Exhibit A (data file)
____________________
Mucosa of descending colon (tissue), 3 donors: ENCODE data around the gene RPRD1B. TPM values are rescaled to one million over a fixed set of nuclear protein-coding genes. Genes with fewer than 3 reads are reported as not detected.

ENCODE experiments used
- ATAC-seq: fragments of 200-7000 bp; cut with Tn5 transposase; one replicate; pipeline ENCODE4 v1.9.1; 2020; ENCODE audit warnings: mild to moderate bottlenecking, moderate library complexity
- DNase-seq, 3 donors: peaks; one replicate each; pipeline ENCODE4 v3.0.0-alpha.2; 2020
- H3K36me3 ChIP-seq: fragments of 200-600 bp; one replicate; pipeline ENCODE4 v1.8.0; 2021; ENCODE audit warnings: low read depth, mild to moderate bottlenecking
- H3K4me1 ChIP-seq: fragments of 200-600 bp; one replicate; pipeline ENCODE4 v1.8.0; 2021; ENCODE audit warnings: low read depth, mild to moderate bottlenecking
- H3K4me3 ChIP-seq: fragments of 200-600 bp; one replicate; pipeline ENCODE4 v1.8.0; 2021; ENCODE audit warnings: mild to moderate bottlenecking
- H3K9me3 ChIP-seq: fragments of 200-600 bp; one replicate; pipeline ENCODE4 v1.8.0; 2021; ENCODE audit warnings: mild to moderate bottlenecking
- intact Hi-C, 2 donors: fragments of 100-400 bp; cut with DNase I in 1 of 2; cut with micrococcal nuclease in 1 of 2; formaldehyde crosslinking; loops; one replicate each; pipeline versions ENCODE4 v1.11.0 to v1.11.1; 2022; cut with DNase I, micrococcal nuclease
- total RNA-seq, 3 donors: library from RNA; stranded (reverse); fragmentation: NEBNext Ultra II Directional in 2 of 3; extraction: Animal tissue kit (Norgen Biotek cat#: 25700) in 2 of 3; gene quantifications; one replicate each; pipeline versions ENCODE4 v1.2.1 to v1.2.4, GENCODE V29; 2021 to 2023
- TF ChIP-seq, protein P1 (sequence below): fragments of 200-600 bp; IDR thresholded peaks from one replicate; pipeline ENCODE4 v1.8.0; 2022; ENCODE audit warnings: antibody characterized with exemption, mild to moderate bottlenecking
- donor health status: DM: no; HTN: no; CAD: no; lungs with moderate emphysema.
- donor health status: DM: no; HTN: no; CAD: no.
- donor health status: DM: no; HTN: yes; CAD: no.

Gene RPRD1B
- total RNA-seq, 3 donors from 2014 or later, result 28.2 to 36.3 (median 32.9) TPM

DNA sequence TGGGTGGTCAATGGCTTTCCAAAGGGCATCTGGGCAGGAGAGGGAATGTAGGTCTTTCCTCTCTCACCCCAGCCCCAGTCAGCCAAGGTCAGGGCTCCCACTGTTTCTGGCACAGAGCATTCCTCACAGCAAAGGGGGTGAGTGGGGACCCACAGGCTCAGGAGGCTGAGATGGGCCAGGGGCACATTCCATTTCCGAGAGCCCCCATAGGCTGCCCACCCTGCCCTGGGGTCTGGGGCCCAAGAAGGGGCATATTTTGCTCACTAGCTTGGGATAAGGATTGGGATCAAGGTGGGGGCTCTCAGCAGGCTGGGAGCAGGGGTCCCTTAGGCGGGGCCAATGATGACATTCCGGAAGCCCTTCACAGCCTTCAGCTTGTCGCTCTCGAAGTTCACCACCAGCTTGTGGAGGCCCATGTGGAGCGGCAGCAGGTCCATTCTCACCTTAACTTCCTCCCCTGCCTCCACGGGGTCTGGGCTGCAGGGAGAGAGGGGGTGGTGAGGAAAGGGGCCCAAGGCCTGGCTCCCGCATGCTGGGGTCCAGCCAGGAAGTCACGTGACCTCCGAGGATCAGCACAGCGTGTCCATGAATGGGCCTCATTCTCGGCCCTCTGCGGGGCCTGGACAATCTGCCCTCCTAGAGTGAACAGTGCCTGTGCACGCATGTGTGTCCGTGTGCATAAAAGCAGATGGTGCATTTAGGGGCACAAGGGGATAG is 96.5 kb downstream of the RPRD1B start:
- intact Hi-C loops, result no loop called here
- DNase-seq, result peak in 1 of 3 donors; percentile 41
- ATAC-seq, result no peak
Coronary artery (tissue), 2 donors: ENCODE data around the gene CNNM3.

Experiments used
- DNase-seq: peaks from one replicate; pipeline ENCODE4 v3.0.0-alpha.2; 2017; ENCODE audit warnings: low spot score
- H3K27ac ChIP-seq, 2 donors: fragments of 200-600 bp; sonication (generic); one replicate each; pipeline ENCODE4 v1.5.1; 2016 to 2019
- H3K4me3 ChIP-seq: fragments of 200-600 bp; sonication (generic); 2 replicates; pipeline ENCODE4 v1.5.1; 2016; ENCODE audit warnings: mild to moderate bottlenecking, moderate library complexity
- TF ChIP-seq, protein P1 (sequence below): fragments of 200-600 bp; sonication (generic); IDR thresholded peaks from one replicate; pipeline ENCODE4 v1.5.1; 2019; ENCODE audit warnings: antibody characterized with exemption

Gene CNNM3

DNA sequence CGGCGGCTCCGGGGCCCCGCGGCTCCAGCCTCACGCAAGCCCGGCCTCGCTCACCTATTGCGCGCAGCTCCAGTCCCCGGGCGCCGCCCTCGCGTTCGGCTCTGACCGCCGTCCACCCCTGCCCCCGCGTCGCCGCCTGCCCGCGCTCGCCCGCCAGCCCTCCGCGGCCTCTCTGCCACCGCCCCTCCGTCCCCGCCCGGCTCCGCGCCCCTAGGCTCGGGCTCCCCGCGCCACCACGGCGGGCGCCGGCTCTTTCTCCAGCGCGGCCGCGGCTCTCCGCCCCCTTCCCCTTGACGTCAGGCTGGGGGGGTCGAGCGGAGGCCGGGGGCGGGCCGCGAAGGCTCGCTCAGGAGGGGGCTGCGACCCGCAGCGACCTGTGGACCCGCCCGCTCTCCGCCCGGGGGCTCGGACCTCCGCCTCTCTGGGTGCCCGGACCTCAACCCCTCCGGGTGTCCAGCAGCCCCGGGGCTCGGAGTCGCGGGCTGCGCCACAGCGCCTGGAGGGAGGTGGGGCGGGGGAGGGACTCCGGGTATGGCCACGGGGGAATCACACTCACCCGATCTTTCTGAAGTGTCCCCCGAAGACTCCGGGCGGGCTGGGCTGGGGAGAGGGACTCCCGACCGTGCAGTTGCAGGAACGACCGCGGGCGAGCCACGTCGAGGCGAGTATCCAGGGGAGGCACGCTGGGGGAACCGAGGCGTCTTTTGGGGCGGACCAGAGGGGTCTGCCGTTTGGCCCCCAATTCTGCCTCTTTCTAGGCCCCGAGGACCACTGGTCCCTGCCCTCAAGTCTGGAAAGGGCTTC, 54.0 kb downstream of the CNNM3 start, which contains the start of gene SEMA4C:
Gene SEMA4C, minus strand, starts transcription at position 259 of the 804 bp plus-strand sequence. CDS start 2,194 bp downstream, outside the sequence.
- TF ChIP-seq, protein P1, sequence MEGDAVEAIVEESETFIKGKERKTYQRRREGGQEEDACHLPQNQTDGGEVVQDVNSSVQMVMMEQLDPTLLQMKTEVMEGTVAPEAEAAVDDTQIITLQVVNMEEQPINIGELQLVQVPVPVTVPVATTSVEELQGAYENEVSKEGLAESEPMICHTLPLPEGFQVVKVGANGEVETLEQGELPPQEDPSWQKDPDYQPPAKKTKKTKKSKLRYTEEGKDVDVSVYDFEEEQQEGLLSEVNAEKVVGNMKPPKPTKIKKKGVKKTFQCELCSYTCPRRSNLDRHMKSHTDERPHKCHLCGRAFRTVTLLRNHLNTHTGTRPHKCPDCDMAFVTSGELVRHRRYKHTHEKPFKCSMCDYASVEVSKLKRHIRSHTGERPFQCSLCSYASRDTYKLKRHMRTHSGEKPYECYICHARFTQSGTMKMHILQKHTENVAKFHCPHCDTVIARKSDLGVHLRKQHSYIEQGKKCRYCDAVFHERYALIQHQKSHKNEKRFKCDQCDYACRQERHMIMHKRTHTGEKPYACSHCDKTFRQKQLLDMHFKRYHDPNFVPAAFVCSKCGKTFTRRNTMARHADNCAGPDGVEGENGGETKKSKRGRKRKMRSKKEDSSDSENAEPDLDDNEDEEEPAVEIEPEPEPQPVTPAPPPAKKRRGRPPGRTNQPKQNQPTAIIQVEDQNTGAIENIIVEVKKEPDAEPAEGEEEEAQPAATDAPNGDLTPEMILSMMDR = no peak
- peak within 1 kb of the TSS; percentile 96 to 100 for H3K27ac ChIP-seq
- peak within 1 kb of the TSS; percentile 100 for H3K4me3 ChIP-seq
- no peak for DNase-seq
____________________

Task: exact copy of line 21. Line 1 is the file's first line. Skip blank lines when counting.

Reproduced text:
Coronary artery (tissue), 2 donors: ENCODE data around the gene CNNM3.